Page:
Nor was I recommending an EasyStar as a beginning sloper, but it is what I have and it works fine for me. and the EZ* motor is behind the wing, so while the front end of my plane looks like trash, it still flies fine and the motor still works as new.
Matt
HA! I actually posted before I saw your post. I started sloping with an Easy Star. It's a much better choice for the task than the Easy Glider, as you said, because of that pusher motor. The Easy Glider is more versatile, I think, but better as a sloper without that motor, in my opinion.

Pardon me for not knowing CA geography. But if you're close to Santa Barbara, those guys do great with the Weasel Pro. Great, fun plane that works in light, steady wind (and more). And just about any ol' combat wing is going to give you good fun in a wide range of conditions, more speed, more aerobatics, tougher than either Easy, and you can purposely bash into your friends, which is great for skills.

--Greg
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Old Dec 05, 2006, 09:32 AM
Si Vis Pacem Para Bellum!
Doubletap's Avatar
PRC (People's Republic of Commiefornia)
Joined Jul 2005
9,602 Posts
Easy Star is a great model for learning both slope and power all the way up to mild aerobatics with the appropriate brushless motor! They're rugged and quick to build/fix. If you want a pure sailplane with ailerons, try the Multiplex Easy Glider:

http://www.hobby-lobby.com/easyglidersail.htm

Doubletap
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Old Dec 05, 2006, 09:41 AM
Glory to God
Santa Barbara, CA
Joined Sep 2006
386 Posts
Lavawing, your EZ* looks like mine, sans the lava rocks. BTW, I would have thought the CG would be too far forward in your "set up". Must be for pretty big wind huh? How do you keep the wings on, mine are pretty loose already. I have a couple of magnets that work but would need more if I had as much ballast as what you show.

OK, now I get it , lava weighs next to nothing, and no thinking person would use sharp rocks anyway. just for affect , haha.

I am getting a WeaselPro, but I'm not the one looking for the sloping advice, it was The L. Not that I can't use advice that's for shure
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Old Dec 05, 2006, 09:47 AM
Registered User
oak park ca
Joined Mar 2004
659 Posts
There are several of us living in Oak Park that fly slope, not all of us fly Kannan.
You are more than welcome to join us any time, just contact me and we can hook up.
Woody
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Old Dec 05, 2006, 11:45 AM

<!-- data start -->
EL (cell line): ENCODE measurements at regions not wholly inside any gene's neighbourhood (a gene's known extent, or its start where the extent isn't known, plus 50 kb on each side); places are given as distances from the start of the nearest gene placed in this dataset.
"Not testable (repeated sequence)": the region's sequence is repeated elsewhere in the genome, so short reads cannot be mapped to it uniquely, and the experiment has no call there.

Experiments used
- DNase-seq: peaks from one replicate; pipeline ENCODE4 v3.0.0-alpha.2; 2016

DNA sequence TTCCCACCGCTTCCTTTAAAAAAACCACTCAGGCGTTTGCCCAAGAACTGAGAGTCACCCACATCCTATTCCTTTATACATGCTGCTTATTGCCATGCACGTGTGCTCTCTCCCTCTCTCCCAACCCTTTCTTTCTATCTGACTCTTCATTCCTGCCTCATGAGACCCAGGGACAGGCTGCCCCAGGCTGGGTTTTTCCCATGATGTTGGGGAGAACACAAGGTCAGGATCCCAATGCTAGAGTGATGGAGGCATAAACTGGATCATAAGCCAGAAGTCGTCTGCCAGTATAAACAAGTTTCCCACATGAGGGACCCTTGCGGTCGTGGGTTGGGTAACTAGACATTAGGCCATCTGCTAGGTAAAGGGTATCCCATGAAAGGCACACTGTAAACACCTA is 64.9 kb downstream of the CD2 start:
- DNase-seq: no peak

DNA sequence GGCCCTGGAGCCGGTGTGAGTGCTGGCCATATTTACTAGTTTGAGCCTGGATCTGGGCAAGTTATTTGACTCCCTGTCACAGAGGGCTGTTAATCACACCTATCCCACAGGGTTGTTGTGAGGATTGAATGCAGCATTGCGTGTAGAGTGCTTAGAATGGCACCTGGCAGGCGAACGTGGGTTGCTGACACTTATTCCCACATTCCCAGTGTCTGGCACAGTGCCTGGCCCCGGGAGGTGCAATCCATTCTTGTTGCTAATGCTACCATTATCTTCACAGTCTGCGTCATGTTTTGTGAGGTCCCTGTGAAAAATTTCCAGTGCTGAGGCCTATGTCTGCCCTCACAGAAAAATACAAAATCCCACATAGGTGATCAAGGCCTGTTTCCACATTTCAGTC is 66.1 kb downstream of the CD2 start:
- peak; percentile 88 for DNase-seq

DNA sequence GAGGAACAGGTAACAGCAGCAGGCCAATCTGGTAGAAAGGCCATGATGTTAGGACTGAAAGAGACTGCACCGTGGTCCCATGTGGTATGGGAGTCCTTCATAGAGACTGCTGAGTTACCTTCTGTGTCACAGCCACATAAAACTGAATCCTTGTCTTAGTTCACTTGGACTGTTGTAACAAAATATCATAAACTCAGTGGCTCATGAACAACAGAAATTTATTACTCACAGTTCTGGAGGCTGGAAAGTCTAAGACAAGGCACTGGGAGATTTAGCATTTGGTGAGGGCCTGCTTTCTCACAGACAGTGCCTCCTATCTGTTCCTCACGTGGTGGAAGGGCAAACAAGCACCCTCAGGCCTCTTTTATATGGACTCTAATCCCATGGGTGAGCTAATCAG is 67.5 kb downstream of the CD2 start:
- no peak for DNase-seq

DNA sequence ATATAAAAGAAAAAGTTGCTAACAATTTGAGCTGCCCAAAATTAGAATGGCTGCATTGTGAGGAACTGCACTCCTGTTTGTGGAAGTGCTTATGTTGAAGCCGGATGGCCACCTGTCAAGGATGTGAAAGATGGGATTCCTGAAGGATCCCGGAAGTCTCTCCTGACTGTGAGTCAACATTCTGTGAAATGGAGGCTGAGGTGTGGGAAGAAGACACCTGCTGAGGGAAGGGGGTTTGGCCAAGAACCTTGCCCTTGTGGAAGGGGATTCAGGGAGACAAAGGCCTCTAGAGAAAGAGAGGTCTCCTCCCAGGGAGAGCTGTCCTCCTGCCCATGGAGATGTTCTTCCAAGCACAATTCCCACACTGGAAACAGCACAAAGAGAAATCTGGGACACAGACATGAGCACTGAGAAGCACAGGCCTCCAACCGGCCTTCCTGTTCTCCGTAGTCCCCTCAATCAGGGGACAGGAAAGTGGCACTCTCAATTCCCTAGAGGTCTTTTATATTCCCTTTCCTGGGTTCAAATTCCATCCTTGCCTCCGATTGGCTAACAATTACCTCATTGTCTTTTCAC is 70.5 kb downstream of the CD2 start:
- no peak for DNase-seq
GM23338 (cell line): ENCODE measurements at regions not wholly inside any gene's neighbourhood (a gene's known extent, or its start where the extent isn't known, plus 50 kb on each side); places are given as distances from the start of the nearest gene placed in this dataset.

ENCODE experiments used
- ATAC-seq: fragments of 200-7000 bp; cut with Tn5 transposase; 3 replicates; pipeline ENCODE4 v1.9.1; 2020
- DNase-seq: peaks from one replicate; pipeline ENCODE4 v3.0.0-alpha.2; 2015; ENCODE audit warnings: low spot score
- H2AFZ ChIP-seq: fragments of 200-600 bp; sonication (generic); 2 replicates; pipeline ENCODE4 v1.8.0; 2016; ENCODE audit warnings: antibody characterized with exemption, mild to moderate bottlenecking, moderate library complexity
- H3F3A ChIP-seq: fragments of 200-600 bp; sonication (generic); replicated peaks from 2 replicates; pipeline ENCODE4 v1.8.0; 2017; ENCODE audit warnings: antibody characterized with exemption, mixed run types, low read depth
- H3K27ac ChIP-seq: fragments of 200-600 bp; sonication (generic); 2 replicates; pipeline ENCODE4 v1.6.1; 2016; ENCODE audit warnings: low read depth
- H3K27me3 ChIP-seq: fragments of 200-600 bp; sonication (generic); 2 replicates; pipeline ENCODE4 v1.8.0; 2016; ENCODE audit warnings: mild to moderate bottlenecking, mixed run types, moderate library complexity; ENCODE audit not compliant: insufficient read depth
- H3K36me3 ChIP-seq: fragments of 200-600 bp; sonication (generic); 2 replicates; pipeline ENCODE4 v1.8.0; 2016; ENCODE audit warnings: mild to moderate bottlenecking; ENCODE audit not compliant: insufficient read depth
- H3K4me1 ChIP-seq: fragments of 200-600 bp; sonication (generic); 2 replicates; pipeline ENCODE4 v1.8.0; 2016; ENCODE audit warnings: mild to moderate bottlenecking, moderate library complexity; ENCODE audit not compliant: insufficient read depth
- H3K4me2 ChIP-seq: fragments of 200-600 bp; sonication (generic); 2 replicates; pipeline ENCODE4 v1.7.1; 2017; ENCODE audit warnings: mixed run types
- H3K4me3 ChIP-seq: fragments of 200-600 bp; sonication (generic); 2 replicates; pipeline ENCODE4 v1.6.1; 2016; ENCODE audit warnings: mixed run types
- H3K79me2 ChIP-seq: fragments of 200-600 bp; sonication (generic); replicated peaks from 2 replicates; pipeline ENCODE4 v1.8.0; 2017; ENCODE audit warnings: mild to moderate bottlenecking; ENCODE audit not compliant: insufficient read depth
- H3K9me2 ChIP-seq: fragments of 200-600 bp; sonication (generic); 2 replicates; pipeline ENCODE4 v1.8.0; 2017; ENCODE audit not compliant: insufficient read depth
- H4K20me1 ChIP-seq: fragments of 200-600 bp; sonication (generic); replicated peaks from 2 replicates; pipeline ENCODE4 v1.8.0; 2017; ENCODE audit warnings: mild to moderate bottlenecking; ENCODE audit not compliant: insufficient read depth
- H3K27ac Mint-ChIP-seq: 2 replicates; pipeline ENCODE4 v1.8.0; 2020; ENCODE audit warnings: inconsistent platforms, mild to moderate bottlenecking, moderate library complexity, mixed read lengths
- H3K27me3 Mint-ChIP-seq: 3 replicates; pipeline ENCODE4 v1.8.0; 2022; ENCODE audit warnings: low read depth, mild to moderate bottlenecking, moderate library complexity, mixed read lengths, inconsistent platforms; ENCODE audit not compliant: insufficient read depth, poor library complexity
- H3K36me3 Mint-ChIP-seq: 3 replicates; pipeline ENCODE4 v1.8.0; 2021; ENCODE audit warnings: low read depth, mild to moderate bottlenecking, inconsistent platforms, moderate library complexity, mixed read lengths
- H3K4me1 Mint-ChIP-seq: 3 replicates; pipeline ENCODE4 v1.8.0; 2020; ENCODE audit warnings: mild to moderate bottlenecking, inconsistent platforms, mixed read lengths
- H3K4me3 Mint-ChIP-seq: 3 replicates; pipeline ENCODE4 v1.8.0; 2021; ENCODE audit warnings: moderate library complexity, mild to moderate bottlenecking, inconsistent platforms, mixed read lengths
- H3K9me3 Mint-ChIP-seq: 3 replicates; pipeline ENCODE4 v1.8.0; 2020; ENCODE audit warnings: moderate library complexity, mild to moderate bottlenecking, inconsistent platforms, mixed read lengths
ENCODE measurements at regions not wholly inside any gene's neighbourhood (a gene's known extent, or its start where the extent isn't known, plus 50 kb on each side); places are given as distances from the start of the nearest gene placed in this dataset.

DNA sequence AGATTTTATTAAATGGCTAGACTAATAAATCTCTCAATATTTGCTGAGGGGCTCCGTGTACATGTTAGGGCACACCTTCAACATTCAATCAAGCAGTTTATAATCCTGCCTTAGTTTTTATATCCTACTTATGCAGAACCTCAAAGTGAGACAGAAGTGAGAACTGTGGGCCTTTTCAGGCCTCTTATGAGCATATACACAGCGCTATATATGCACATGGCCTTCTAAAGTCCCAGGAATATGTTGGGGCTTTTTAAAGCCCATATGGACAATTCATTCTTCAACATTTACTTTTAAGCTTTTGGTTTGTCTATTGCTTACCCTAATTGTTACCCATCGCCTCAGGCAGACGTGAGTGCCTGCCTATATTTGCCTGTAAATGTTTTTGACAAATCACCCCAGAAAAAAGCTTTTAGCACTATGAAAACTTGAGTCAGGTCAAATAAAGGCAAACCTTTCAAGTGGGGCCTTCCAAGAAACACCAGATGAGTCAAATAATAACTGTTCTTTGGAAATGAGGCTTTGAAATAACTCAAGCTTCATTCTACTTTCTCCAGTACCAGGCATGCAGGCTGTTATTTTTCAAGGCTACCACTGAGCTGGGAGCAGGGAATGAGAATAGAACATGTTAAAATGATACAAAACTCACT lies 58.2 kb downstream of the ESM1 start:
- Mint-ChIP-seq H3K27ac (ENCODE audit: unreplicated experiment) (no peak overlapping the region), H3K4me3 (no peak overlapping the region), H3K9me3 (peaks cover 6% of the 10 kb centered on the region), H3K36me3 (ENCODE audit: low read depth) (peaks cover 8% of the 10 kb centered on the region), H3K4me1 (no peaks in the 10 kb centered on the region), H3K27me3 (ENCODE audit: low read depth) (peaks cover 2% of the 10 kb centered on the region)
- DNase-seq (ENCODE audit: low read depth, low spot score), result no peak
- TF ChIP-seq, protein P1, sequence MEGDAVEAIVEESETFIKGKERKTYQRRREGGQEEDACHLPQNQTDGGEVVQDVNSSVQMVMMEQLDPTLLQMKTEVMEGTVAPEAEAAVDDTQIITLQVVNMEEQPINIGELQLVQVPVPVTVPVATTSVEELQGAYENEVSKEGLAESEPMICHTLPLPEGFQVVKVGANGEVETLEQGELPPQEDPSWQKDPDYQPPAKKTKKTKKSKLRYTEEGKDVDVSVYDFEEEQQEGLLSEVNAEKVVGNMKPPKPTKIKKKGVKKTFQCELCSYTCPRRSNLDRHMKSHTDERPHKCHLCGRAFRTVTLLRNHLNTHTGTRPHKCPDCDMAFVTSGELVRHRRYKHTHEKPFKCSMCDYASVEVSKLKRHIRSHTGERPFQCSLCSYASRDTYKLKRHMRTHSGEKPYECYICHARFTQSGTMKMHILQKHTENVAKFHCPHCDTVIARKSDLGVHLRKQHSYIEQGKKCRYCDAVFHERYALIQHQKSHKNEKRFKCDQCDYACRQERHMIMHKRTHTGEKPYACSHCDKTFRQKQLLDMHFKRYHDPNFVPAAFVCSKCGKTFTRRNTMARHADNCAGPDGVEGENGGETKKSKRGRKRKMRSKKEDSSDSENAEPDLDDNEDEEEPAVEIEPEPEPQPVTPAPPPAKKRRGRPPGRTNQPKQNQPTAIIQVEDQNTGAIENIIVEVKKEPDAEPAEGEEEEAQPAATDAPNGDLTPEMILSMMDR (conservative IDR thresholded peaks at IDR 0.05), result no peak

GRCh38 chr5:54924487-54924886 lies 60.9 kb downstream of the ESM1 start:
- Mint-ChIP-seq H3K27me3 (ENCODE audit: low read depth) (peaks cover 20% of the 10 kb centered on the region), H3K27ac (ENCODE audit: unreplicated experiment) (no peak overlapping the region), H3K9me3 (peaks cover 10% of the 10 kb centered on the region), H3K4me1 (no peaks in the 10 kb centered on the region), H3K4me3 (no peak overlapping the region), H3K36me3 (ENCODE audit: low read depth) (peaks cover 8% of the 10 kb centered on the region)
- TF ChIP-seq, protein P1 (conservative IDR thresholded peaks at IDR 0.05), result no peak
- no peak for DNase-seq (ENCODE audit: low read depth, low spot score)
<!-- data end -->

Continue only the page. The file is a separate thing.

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theBOZman's Avatar
United States, CA, Oxnard
Joined Feb 2005
2,505 Posts
Quote:
Originally Posted by mjswider
But I did just stumble across this from someone probably close to you, for $20 it seems hard to go wrong. But it may be a bit fragile to learn on.

Matt
Like lavawing said, he has been flying already. Since he doesn't need to learn how to fly, he just needs to learn to fly slope. With the mods I did to mine, it has a decent flight envelope "probably 8-20/25mph", and is a rather addictive plane regardless of the good price. Dave said he will be raising the introductory prices after the first of the year. If you can beef it up like mine, hand catch it, or land in grass then it's a good plane to start your addiction on. Plus it's just depron, so rebuilds dont break the bank.

But if you think you will drill it in, then the plane will get trashed quick.

Boz
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Old Dec 05, 2006, 02:30 PM
Diggin the Gliders
Rock4459's Avatar
Flagstaff, AZ and San Diego, CA
Joined Nov 2006
73 Posts
Get a wing, thats what i learned/learning on. They're fun, can be crashed A Lot and are good for combat.

Cody
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Old Dec 05, 2006, 02:50 PM
Registered User
San Dimas, 40 km east of Los Angeles
Joined Sep 2002
1,344 Posts
I vote for Easy Star !.
I have a 3 or 4 years old ES. It is very rugged and being a pusher the prop is protected.
I still run on the original prop.
Here is another unusual suggestion; Slow Stick !.
I have sloped SS on the beach. Find your self a burm about 10 to 15 ft height (should be easy to find ). Hand launch or take off from the parking lot then try cruising the slope ( figure 8 but remember to always turn into the wind ) to get a fell of what an updraft will do.
Gradually throttle down the motor and eventually the wind will do all the flying.
The wing loading on SS is so low, you don't need a strong wind. Gentle breeze is prefered. As you master the gentle breeze, you can move to a higher slope and stronger wind.
Now it is time to switch to Weasel, EZ Glider, Wing Warrior Raider etc.
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Old Dec 05, 2006, 04:18 PM
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Joined Jul 2006
347 Posts
Just one thing - don't use a lipo. There's been a few threads here on that, and the general consensus is that it's a bad idea. When flying slope, sooner or later, you _will_ stuff your plane headfirst into a rock. When that happens, you really don't want your lipo to burst into flames. Remember, you're flying at a windy site, usually covered with nice, dry shrubbery/grass, and you're upwind of potential crash sites.

Welcome to the addiction! You'll love it.
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Old Dec 05, 2006, 04:50 PM
Sayonara
JEB21's Avatar
Agoura Hills,CA
Joined Mar 2004
656 Posts
I live just down the street from you in Agoura Hills. As Woody pointed out, any of us in your area would be glad to give you a hand next time we're out. I personally don't fly Kanan much but since it's 3 minutes from my house I'd be willing to meet you there on a weekend afternoon...wind permitting

Drop me an email or PM next time you get the urge to give it a go.

John
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Old Dec 05, 2006, 05:41 PM
Confirmed Chronic
screamin' eagle's Avatar
Pacific Palisades, CA
Joined Jul 2004
9,238 Posts
The onshores are asleep until April, and learning to slope on the Santa Ana side of Kanan may just convince you to take up needlepoint.
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Old Dec 05, 2006, 05:51 PM
Sayonara
JEB21's Avatar
Agoura Hills,CA
Joined Mar 2004
656 Posts
Quote:
Originally Posted by screamin' eagle
The onshores are asleep until April, and learning to slope on the Santa Ana side of Kanan may just convince you to take up needlepoint.
Two needlepoint references in 24 hours! By the way I'm almost done with that pillow you wanted.